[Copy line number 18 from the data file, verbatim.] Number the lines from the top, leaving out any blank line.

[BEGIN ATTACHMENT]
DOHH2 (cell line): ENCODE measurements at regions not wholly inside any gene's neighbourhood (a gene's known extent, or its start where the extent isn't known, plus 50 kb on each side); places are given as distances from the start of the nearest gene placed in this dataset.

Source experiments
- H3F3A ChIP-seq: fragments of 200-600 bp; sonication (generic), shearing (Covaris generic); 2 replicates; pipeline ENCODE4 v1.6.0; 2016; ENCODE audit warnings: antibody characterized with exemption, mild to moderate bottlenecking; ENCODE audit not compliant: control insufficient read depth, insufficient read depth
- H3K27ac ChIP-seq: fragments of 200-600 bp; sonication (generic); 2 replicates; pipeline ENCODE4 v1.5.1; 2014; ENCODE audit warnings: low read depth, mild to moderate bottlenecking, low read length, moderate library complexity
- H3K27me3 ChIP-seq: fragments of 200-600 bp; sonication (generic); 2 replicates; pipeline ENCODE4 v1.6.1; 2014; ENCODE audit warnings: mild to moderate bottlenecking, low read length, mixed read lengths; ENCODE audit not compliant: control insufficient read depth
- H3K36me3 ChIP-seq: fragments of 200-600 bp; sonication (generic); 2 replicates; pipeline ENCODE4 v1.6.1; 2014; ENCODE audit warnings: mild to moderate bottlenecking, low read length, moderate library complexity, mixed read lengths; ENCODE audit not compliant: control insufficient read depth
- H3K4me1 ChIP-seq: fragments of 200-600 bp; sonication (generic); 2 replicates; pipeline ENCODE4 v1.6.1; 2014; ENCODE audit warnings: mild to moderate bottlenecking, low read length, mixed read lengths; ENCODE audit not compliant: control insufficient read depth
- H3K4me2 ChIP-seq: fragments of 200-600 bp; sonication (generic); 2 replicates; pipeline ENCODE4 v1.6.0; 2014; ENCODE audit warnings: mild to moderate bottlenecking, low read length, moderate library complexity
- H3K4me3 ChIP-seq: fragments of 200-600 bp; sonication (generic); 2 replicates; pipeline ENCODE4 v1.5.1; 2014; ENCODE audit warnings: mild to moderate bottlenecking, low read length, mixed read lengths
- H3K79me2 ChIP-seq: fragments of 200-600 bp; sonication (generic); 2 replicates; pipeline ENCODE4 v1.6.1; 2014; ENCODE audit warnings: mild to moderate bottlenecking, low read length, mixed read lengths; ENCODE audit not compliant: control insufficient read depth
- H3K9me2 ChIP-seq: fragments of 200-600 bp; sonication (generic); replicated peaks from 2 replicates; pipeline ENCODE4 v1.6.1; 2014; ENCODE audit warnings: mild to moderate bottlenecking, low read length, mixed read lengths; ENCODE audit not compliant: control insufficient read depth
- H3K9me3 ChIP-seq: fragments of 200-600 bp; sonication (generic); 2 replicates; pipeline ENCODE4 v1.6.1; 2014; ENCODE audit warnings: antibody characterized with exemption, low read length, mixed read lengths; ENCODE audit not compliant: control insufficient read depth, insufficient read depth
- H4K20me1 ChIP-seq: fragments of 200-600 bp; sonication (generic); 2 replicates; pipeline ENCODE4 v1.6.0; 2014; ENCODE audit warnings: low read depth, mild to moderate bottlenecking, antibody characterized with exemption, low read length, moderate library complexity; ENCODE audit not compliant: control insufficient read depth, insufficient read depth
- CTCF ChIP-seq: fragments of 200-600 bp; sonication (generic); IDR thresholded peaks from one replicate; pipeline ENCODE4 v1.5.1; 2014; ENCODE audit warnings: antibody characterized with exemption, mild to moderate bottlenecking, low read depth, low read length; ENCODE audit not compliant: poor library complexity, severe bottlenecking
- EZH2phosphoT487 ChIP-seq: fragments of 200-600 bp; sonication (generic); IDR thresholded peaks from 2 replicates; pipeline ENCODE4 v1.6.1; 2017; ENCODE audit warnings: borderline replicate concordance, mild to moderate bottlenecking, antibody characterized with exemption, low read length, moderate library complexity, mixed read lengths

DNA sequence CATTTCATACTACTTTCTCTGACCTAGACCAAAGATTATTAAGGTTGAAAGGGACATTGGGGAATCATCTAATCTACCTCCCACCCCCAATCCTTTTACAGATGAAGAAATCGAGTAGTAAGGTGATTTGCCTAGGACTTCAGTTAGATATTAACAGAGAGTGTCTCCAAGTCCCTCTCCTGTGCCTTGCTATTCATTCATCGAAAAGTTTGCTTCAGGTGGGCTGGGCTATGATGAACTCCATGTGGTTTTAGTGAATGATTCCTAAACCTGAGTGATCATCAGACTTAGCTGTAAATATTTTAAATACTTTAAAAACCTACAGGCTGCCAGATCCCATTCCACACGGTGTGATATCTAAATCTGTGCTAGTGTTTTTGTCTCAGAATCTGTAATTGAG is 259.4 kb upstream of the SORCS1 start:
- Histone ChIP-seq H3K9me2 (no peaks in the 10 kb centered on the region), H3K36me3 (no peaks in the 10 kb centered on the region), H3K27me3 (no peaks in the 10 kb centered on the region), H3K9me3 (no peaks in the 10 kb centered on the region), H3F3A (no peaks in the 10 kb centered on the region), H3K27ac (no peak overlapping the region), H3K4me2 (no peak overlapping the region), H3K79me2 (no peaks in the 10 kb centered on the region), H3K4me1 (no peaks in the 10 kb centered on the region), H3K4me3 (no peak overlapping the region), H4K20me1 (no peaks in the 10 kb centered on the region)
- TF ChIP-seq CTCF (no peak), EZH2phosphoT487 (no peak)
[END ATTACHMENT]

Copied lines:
- TF ChIP-seq CTCF (no peak), EZH2phosphoT487 (no peak)